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Everyone knows Venice. Gondolas bobbing on the Grand Canal, and a picturesquely decaying city sinking slowly into the waters of the Lagoon. And yet Venice is a city of many surprises and delights for the visitor.
The first one is that you will spend most of your time walking - the pavements play as major a role in the city as do the canals. The one thing you won't see is cars, drivers have to leave their vehicles at the city gate, and that makes exploring this romantic, art-filled and utterly unique city very enjoyable. And though tourists crowd the city, most of them head straight for the Basilica di San Marco and the Doge's Palace; a little trip off the beaten track yields huge rewards, as you nip down narrow alleys and find beautiful little churches, street markets and yet another canal before you.
Hunters and fishermen were living on the mudflats of the Lagoon 2000 years ago, but Venice really grew as a place of refuge. The ravaging of Attila the Hun drove many to seek shelter here in the fifth century, and a century later the march of the Lombards into northern Italy saw more settle here. By now the city was ruled by Byzantium, but in 726 Venetians elected their own leader, the first Doge (or Duke).
San Marco became the patron saint and by the end of the tenth century Venice was a powerful and rich trading nation. It profited from the Crusades, from the sacking of Constantinople and from the splitting of the spoils as the riches of the Roman Empire were finally divided up. During the Middle Ages, Venice battled Genoa for supremacy in the region, but in the early sixteenth century Venice found itself at war with Spain, the Pope and practically every European power. Victorious yet bankrupt, and with its trade routes superseded by the new powers of England, Holland and Portugal, Venice went into decline.
By the 1800s Venice, though a popular tourist destination, was poor and decaying. Saved by mass tourism - the Lido became a fashionable resort, immortalised in Thomas Mann's Death in Venice. With 116 islands, 150 canals, and 409 bridges, this city is an intricate maze - some of the most unexpected architectural delights are to be found as you lose yourself on your walks.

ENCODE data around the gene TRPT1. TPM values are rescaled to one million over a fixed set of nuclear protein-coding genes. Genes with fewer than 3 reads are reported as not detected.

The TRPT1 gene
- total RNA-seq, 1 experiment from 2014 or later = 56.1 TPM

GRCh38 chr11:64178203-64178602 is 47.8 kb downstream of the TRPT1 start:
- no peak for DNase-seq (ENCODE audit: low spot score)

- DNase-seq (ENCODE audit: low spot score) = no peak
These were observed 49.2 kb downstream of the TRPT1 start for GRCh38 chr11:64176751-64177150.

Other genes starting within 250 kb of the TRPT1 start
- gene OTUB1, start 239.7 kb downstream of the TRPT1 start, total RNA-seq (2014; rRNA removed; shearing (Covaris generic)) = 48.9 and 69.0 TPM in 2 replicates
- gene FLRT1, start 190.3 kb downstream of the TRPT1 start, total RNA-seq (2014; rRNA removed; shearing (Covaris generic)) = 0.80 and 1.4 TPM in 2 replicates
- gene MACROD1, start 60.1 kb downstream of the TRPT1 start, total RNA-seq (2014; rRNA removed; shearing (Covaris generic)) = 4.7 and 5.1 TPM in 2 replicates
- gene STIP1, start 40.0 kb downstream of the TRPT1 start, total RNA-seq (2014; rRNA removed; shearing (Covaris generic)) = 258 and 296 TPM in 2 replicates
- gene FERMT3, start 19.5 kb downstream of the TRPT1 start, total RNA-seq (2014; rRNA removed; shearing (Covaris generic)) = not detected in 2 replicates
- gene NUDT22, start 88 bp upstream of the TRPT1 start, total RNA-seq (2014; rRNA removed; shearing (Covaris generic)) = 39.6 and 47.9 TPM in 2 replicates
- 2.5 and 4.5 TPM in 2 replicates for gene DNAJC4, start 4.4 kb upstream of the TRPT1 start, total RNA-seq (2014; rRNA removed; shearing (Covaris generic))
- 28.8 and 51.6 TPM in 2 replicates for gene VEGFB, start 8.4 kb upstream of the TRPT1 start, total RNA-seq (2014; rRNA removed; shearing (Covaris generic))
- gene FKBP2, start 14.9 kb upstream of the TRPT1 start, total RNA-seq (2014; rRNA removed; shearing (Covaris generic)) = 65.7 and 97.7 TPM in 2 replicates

But there are a few things you must see. There is the Basilica San Marco, the most exotic (or over the top) of European cathedrals and boasting 4000 square metres of golden mosaics. Book yourself onto the Itinerari Segreti del Palazzo Ducale an intriguing behind the scenes tour of the Gothic marvel that is the Doge's Palace, once the seat of government in Venice. Trips down the Grand Canal are a must. A ride on a gondola won't get you anywhere fast - that's not the point - but it will give you a fascinating view of this city built on the water.
Complement this with your wanderings on foot around the highways and byways, the little hidden alleyways and backstreets of old Venice. Check out the Accademia, one of the finest collections of European painting anywhere in the world. And sit and relax with a cappuccino or a prosecco in Piazza San Marco, and drink in one of the world's most complex, diverse, beautiful and romantic cities.